|Date(s):||January 21, 1897|
|Tag(s):||Health/Death, Education, Migration/Transportation|
|Course:||“Rise And Fall of the Slave South,” University of Virginia|
On the seventh day, Dr. Edson said, Let there be light and there was for the blind man John Martin in 1897. Dr. Edson administered X-rays to Martin every day for a week as a treatment for blindness. He based his hypothesis on the improvement patients with atrophied muscles had when they received massages. Dr. Edson believed X-rays would accomplish the same for an atrophied optic nerve. Before the treatment, Martin could only discern the difference between night and day. By the end of the week, Martin could distinguish 'a sort of green', and Dr. Edson felt confident in his procedure.
There does not seem to be a follow up article to this one, so it is hard to know whether this treatment actually cured Martin or if the green he saw was simply a side effect from the X-rays penetrating his eyes. The article made no mention of the patient or doctor showing concern about the treatment, nor did it explain any safety measures Dr. Edson took. Augusta County's weekly, the Staunton Spectator and Vindicator, did not have much to report other than the above about an event as important as a blind person's increase in sight. Maybe the paper was reserving the celebration for more proof.
The nineteenth century held the revolution of modern medicine in America and the world, according to Todd Timmons and W. F. Bynum. Discoveries occurred in germ theory, the importance of inoculation, and use of anesthesia for surgery. The founding of medical schools and the first health advisory board occurred. Most importantly for John Martin, Wilhelm Rontgen discovered x-rays in November 1895, only about a year before Dr. Edson used them to cure blindness. X-rays became widely popular very quickly for burning moles, treating acne and lupus vulgaris, and carcinomas in various organs. Extended exposure to x-rays left the skin browned and sometimes burned, only nurturing the developing idea that brown skin is healthier than white. Bynum does not cite the use of x-rays for eye problems, but Dr. Edson recognized the potential for x-rays for other health issues. Staunton was a small city with only 7,289 inhabitants in 1900, but within one of the most populous counties in Virginia. In 1886, one newspaper even ran an article boasting of the city's attributes: electricity, lights, telephones, music band, and opera house. Now, the city could boast that they had a doctor current to the science of the world because of their connections to other cities and states from the railroad that ran through it and telegraphs. These new means of communication allowed scientists and doctors all over the world to reach one another unlike ever before.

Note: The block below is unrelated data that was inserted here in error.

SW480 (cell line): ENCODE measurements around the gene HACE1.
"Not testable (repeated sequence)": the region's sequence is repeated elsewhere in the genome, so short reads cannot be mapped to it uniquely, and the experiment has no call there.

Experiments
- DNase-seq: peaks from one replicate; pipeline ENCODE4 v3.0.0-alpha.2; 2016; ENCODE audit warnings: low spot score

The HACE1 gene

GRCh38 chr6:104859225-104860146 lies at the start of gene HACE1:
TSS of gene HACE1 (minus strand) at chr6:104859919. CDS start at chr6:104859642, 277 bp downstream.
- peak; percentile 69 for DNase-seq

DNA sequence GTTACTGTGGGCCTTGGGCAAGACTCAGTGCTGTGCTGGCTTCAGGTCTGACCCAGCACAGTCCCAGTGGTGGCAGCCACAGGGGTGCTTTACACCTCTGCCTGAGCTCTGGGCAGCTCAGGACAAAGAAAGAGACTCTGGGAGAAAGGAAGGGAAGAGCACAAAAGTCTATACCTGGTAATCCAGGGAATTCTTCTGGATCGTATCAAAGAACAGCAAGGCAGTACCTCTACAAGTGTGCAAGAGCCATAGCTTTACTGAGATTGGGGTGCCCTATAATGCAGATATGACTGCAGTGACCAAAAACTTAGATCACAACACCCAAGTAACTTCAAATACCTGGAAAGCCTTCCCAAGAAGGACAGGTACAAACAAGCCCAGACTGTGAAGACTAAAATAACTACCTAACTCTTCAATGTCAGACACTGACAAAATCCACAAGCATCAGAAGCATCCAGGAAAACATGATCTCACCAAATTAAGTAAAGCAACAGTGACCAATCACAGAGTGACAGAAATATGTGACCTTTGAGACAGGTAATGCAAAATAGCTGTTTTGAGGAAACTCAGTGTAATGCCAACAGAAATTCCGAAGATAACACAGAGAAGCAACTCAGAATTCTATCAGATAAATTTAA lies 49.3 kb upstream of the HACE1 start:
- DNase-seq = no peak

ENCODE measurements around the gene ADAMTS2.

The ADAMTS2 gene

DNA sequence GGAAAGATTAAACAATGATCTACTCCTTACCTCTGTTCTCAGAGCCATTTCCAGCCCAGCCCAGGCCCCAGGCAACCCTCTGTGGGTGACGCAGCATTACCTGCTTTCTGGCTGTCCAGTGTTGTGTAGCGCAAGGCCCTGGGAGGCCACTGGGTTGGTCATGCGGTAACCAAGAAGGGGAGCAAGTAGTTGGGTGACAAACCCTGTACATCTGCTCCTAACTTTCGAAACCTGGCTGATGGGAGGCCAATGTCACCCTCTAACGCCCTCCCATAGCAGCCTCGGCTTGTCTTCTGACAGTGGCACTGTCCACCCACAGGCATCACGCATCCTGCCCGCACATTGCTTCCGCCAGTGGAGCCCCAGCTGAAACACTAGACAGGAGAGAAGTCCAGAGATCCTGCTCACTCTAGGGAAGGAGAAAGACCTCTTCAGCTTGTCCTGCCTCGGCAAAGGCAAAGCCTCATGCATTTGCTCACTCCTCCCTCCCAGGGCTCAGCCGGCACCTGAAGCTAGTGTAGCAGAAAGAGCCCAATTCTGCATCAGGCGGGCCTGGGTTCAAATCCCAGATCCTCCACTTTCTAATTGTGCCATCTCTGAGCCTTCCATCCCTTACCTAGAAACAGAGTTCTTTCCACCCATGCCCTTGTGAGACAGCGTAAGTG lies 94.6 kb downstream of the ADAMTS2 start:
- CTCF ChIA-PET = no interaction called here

Sarah Isabelle Scruggs